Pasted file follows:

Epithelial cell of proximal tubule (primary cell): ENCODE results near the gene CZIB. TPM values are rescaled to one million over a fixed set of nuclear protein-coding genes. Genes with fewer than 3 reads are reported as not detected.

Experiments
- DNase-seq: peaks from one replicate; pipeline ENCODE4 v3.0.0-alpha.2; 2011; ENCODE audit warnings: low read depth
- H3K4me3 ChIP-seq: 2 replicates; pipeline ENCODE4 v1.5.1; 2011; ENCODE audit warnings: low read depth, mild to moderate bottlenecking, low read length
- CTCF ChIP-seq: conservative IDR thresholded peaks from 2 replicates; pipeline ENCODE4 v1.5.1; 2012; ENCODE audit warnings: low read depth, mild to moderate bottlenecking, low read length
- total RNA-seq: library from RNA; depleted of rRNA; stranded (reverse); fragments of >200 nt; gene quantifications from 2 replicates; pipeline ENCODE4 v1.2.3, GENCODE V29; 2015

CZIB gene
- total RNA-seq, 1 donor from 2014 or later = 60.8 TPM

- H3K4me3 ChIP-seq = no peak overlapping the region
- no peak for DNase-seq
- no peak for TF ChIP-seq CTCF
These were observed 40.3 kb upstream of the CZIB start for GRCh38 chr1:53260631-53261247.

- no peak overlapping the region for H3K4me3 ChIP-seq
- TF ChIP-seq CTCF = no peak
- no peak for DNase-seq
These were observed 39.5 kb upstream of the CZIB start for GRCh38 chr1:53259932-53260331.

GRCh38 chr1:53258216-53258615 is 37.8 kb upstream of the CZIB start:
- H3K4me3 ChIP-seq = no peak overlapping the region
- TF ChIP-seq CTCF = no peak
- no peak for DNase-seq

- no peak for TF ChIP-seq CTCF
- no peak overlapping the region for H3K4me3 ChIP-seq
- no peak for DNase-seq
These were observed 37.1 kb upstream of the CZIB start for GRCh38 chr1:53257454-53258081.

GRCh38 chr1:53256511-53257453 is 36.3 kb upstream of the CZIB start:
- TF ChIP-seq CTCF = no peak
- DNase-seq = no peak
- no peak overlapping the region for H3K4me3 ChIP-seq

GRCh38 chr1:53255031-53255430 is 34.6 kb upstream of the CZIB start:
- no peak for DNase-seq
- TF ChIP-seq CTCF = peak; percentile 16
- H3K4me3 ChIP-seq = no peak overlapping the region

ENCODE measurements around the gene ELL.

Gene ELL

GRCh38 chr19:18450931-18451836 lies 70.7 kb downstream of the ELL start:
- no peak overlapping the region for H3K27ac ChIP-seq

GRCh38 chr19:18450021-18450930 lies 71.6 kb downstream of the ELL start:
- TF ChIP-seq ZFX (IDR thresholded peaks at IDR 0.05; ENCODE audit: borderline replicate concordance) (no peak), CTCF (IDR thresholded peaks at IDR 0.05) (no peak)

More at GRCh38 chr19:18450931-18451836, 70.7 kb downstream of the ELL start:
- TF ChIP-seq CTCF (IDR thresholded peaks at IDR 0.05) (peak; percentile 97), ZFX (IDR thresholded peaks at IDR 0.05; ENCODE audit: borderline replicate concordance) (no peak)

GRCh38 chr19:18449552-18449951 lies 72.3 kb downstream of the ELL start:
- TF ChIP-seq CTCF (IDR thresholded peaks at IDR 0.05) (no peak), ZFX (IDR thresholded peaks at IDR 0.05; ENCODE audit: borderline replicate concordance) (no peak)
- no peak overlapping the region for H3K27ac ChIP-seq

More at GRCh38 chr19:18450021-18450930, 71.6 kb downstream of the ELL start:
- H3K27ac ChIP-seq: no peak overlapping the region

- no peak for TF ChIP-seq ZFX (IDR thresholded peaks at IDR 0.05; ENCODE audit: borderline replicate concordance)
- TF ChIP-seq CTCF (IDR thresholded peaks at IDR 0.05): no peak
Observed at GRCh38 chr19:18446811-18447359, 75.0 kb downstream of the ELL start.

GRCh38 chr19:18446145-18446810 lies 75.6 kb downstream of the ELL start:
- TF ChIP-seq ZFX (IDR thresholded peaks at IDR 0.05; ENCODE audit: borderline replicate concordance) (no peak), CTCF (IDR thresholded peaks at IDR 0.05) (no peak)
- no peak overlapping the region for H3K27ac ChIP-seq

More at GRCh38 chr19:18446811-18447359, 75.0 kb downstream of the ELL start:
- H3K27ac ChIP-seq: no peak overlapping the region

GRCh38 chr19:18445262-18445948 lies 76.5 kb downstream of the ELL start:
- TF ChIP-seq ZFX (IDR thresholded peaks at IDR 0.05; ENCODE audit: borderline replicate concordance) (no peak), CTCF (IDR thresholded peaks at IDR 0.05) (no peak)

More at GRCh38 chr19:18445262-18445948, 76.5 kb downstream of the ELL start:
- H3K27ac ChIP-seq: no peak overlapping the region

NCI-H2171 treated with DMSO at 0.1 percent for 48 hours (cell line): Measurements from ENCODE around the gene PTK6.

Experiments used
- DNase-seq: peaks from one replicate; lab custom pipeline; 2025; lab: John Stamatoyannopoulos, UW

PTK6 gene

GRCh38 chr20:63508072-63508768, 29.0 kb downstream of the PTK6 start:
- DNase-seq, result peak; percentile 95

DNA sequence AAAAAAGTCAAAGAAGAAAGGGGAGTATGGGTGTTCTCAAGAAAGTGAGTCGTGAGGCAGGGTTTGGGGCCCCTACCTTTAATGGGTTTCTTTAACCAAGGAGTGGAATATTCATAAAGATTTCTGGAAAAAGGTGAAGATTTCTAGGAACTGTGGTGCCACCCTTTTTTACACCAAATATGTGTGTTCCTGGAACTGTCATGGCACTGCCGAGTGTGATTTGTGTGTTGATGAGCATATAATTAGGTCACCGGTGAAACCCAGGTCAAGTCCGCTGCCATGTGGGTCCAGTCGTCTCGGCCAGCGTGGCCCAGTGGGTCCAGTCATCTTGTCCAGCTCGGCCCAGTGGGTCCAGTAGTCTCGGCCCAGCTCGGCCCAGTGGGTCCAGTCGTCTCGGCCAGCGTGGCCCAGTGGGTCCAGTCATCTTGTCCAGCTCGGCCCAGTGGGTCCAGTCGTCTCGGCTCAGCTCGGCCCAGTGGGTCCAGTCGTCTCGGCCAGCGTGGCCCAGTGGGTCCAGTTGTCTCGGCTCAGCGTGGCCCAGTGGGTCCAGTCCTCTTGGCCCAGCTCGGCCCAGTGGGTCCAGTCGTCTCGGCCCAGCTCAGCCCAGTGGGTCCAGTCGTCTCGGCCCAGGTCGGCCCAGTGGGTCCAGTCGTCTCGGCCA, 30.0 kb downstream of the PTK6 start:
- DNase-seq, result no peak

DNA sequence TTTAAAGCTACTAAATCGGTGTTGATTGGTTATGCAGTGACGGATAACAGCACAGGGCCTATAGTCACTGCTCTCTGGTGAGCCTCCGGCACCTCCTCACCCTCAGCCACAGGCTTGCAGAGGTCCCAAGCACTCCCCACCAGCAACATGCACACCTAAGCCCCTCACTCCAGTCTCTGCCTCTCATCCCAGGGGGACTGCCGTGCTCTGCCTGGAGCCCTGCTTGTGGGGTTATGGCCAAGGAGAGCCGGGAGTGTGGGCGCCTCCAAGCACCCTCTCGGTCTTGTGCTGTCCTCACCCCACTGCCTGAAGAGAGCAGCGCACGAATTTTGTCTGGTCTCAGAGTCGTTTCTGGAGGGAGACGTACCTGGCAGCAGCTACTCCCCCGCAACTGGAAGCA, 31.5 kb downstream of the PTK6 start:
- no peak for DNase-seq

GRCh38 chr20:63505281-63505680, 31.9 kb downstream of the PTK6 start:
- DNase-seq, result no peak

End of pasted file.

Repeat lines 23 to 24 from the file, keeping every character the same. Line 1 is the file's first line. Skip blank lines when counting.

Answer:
- no peak for DNase-seq
These were observed 37.1 kb upstream of the CZIB start for GRCh38 chr1:53257454-53258081.